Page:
As you wrap up your peak season sales, enrollments, and servicing, it’s time to look at goal setting as you prepare for 2024.
A great place to start is to reflect on what worked, and what didn’t work, in 2023. Ask yourself a few key questions:
- Where are you, right now, on your sales goals?
- How does your current status compare to your goals?
- Did you meet (or will you meet when all is said and done) your goals?
- Did you exceed your sales goals?
Your review of your 2023 goals – and where you measure up 12 months later – is critical in helping you identify any shortcomings and being realistic about your 2024 goals.
According to leadsquared, individuals are 10 times more successful if they have goals (as compared to those without them). And those with written goals are three times more successful than those with unwritten goals.
One of the most effective methods for goal setting is to be SMART. That doesn’t mean just being intelligent about your goals but embracing the SMART acronym as part of your strategy.
If you’re unfamiliar with SMART goal setting, let me explain. Each of the letters in “SMART” is the foundation of your strategy for your goals for next year.
S: Be specific in establishing your goals.
Map your strategy by asking yourself these additional questions:
- Who is involved? You alone? Or you working with others?
- What do you want to accomplish? What are your specific reasons or targeted benefits of achieving your goal?
- Where will it happen? At what location?
- Why is each goal important?
- What market segment will you focus on? Small Group? Large Group? IFP? If a combination, how will they be split? Evenly? Or by targeted percentage?
- What stands in the way of achieving each of your goals?
- When will you achieve each of the steps? What’s the timeline for making each goal happen?
M: Make your goals measurable.
Whether you plan to focus on increasing sales (measured by sold policies, enrolled employees and dependents, or premium dollars), boosting market share, or increasing revenue by a target percentage, each goal must be measurable. Answer the question, “How many? How much?” for reach goal.
Avoid undefinable goals. Don’t be vague. “Sell more business this year” is an example of what not to do. Consider changing it up by adding a percentage increase, which will make it measurable. “Increase my Small Group sales by 25%,” or “increase my enrollments by 20%.” Each of these is a specific, measurable goal.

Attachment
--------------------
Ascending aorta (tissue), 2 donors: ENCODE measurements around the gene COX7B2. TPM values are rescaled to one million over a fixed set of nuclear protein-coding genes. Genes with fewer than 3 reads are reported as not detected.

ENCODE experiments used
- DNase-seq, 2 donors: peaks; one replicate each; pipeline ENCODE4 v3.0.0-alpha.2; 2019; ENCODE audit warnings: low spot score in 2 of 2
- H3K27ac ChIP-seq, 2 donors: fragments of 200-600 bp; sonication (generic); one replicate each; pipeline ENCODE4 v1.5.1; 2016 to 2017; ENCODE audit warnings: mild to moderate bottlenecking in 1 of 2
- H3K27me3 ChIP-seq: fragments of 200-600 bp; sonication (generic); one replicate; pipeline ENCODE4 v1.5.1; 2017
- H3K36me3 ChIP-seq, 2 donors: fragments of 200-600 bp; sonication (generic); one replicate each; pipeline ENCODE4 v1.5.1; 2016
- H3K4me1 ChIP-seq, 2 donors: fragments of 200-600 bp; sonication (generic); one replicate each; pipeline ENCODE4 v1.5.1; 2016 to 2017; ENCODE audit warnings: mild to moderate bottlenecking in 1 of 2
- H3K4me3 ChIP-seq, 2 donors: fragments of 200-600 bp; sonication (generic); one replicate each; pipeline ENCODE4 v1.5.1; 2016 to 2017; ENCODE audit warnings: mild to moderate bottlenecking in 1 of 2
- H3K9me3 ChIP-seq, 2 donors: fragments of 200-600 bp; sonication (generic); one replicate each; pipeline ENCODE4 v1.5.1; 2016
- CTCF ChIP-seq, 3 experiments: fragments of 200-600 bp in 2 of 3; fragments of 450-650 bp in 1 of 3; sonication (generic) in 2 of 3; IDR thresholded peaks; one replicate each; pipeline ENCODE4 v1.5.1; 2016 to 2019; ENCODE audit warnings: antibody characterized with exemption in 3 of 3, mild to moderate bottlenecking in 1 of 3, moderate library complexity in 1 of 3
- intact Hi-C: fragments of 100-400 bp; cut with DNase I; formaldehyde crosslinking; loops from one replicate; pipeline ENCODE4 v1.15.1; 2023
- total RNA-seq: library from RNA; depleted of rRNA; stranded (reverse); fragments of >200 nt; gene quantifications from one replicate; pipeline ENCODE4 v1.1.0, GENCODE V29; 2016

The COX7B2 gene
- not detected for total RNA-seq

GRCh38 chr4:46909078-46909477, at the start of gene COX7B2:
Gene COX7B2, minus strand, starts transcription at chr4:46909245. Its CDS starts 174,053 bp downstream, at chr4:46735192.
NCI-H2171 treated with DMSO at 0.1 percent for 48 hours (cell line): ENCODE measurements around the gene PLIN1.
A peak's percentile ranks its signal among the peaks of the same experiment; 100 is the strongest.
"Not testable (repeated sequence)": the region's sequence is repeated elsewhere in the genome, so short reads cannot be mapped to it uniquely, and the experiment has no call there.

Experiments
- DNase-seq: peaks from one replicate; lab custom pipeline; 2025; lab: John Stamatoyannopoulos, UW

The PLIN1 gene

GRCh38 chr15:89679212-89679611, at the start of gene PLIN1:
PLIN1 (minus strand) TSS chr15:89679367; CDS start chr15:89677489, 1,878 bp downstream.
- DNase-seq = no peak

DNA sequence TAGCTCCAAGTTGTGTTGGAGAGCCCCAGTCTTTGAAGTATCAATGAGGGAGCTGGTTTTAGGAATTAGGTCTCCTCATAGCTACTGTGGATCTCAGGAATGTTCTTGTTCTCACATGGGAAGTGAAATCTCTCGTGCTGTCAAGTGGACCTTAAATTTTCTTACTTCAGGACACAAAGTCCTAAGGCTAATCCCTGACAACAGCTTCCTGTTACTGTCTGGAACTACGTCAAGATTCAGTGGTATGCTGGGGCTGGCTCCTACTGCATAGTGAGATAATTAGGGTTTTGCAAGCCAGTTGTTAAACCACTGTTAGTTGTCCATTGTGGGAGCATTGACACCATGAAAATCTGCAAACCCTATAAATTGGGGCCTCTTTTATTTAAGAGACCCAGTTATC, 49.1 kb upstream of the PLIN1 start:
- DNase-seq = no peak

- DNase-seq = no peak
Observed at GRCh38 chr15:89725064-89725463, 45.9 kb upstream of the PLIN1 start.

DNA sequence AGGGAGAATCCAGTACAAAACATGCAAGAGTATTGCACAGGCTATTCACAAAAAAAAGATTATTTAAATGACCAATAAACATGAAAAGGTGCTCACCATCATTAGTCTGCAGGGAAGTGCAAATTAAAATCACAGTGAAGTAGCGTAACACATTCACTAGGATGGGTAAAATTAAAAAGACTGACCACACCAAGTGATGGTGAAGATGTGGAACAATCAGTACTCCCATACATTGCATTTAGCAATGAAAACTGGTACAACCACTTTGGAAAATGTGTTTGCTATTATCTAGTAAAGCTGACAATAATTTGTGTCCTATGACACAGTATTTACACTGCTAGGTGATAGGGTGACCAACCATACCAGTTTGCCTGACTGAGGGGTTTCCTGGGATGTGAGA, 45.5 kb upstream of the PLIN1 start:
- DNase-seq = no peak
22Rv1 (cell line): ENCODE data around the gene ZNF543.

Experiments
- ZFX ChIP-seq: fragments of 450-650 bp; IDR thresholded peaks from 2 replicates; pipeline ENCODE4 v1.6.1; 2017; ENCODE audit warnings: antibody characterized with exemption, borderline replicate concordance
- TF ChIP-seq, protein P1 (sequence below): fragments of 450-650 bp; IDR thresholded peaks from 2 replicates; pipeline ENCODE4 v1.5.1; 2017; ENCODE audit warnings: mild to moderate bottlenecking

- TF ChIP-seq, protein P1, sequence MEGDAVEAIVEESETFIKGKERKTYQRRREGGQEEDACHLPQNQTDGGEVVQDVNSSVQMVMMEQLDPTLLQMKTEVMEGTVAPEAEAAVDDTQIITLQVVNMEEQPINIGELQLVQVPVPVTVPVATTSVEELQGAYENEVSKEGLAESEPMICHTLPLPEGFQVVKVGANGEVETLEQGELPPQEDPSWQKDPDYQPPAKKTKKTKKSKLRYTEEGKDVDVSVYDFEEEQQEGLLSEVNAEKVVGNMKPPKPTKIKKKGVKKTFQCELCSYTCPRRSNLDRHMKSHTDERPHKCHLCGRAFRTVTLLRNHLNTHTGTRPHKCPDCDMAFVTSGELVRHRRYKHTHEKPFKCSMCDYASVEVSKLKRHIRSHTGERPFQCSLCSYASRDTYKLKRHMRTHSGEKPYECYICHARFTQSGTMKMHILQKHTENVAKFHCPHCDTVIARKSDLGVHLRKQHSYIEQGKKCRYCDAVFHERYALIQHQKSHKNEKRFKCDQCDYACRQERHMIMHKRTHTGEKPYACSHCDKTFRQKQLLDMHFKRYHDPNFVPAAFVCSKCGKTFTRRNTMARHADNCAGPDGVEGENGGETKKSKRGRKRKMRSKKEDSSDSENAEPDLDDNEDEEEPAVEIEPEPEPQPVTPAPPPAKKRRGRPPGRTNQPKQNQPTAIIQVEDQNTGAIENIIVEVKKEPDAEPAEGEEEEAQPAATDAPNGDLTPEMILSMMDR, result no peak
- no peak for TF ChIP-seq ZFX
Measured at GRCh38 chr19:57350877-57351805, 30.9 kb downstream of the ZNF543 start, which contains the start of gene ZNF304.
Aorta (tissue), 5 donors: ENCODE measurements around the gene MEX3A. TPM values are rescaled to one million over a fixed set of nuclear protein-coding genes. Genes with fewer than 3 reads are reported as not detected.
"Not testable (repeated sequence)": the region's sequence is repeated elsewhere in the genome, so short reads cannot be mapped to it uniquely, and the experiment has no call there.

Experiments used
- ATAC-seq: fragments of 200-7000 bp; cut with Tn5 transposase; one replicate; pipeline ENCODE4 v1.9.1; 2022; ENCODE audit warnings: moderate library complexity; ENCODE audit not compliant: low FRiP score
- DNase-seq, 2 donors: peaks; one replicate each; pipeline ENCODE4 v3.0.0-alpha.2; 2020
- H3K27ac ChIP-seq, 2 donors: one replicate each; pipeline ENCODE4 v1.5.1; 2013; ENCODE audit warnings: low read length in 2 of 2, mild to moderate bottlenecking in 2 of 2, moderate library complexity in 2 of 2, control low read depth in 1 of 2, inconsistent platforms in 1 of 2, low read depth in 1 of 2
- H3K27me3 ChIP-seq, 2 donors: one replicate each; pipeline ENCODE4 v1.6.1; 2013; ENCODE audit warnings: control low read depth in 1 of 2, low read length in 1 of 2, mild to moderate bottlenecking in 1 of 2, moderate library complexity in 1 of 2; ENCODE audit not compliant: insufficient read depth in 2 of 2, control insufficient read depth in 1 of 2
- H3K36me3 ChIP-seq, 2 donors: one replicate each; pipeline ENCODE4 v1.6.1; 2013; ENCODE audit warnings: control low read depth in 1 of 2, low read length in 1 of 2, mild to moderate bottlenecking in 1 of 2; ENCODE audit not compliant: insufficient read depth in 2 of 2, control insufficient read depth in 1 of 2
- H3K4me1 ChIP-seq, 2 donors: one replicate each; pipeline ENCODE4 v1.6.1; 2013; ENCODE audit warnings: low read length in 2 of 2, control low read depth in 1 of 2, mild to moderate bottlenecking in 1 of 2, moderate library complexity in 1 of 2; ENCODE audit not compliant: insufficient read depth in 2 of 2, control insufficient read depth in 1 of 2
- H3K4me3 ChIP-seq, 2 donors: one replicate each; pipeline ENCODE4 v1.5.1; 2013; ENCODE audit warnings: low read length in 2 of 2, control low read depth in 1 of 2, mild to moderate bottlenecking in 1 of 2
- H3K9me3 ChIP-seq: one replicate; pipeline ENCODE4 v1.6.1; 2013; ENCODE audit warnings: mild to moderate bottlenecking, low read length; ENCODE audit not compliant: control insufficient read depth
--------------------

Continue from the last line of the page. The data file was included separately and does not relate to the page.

Track your progress: weekly, monthly, and quarterly. This will help you stay on target. It can also give you a sense of achievement as the months progress. If you veer off track, knowing it right away gives you the opportunity to reconsider your goals and take corrective action.
A: Make your goals achievable.
While you want to push yourself, you need to realistic in setting your goals. They need to attainable. Ask yourself “Can this goal realistically be accomplished?” “Is the timing reasonable?”
For you and your sales team (if you manage one), goals need to represent a bump from 2023. However, it’s important not to overdo it. Think about what’s needed to achieve each goal. Having a growth mindset helps you develop the attitude and skills needed to get there.
It may be obvious, but it’s important to write down each of your goals. Doing so helps you keep your goals list to a manageable number. Four or five may be a good target; however, seven could be too many.
R: Focus on relevance and results.
Each goal must represent something you are able and willing to work toward. Only you (or you and your sales manager or you and your team) can determine your goals. Be certain each represents a substantial step forward from your prior achievements. Make sure each goal fits with others.
T: Make each of your goals time bound.
All of your goals need to have their own target date or achievement timeline.
Think about when you believe you can complete each goal. That will force you to evaluate your goals separately – and consider whether each is a near-term or longer-term objective.
During your monthly or quarterly review, you may find you underestimated what’s required to reach one or more of your goals. Don’t worry about it; that often happens. Changing the timeframe for achieving a goal is not a bad thing. If you make changes, just be SMART about it and follow these same tips.
It doesn’t matter whether you are an independent insurance sales professional, or part of a sales team at a corporation, agency, or bank. Developing an annual, well-defined goals list can help you stay focused as you tear off the pages of the calendar (or check them off on your electronic calendar). Goals are a road map to help drive you to success.
Statistically, only about half (46%) of people keep their resolutions for at least six months. Just eight percent stick with them for the full year. Recognize as you work through the year that you may have to make tweaks or adjustments to your goals. Don’t be discouraged. Learn from your mistakes.
Whether you make it all year, or begin to make changes in the first, second, third, or fourth quarter, having a place from which to start can make a difference. It will help keep you on track.
Don’t be afraid to ask for help, too. Your agency colleagues, family, and friends can help push you to achieve your goals. Your General Agent may be of assistance, too. If you’re working with Word & Brown, ask your rep about all the tools and resources we offer that can help you be more successful.
Watch next month for another post – this one focused on specificity in your 2024 goal setting.